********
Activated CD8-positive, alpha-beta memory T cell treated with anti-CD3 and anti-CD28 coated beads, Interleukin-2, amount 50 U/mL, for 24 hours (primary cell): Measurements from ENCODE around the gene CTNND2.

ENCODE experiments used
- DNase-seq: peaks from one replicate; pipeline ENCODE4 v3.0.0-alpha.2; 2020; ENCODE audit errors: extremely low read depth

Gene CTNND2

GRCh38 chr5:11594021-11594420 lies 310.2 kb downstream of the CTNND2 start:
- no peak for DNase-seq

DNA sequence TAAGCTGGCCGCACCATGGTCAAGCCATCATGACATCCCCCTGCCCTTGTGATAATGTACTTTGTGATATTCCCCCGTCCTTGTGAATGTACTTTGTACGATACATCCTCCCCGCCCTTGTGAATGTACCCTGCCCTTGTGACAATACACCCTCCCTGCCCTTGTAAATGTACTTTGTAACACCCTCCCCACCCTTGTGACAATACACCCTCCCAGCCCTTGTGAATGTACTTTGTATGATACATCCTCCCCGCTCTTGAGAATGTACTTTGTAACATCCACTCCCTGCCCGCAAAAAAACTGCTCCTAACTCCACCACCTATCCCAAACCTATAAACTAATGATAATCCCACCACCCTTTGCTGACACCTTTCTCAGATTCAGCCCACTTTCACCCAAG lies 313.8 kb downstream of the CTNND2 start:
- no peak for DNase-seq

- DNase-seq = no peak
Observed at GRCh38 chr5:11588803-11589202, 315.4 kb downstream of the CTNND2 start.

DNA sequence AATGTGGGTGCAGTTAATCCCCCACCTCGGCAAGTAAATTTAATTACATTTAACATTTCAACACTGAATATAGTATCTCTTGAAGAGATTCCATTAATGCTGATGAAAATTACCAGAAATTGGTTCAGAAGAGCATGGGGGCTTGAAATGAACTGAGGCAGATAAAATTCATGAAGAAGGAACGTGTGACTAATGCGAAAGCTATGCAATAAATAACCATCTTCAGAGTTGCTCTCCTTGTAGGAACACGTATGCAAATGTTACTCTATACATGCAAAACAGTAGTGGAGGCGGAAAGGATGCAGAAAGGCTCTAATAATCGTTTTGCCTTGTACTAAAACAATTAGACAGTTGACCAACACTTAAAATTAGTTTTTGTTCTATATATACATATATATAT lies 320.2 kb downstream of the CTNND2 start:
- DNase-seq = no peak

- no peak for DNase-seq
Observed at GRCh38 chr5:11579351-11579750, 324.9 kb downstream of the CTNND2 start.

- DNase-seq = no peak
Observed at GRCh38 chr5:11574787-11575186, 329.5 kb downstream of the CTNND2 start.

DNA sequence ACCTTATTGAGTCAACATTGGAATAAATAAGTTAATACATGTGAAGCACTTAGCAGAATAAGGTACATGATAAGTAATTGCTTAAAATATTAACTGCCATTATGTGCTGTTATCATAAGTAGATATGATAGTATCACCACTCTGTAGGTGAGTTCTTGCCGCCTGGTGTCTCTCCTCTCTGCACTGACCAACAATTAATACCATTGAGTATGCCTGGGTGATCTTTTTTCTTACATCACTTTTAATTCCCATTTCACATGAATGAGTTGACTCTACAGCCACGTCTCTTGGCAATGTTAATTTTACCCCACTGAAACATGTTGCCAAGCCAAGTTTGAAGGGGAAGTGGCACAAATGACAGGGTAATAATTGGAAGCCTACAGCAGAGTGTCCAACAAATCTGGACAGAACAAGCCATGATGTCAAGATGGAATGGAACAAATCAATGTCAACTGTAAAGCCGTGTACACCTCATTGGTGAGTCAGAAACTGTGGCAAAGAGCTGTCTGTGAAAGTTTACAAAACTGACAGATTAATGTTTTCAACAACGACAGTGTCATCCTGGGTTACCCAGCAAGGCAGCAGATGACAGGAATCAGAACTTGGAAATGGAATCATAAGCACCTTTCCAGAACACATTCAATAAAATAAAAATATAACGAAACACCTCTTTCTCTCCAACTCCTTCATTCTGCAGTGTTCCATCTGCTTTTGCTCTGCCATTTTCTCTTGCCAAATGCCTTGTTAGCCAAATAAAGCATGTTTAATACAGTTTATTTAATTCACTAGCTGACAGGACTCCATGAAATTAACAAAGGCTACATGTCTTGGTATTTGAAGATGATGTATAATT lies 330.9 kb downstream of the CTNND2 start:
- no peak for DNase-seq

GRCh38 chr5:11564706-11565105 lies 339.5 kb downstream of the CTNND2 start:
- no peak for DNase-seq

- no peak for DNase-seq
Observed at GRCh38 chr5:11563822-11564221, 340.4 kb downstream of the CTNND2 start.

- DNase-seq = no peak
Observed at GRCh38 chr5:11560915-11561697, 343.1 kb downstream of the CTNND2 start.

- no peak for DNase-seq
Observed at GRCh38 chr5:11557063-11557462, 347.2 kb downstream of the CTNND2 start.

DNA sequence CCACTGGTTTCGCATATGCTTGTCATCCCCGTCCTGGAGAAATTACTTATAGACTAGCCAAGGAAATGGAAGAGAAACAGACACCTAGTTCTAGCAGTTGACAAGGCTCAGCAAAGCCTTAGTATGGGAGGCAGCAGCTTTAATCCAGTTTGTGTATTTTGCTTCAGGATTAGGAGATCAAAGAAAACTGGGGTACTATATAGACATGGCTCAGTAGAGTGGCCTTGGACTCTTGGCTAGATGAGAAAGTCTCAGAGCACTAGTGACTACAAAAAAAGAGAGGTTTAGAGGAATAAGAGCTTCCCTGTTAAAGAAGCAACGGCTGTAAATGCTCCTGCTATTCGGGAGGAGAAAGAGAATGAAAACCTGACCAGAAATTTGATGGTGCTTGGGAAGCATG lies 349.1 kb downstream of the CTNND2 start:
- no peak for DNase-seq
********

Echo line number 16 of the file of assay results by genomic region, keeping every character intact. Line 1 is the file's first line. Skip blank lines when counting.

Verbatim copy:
Observed at GRCh38 chr5:11574787-11575186, 329.5 kb downstream of the CTNND2 start.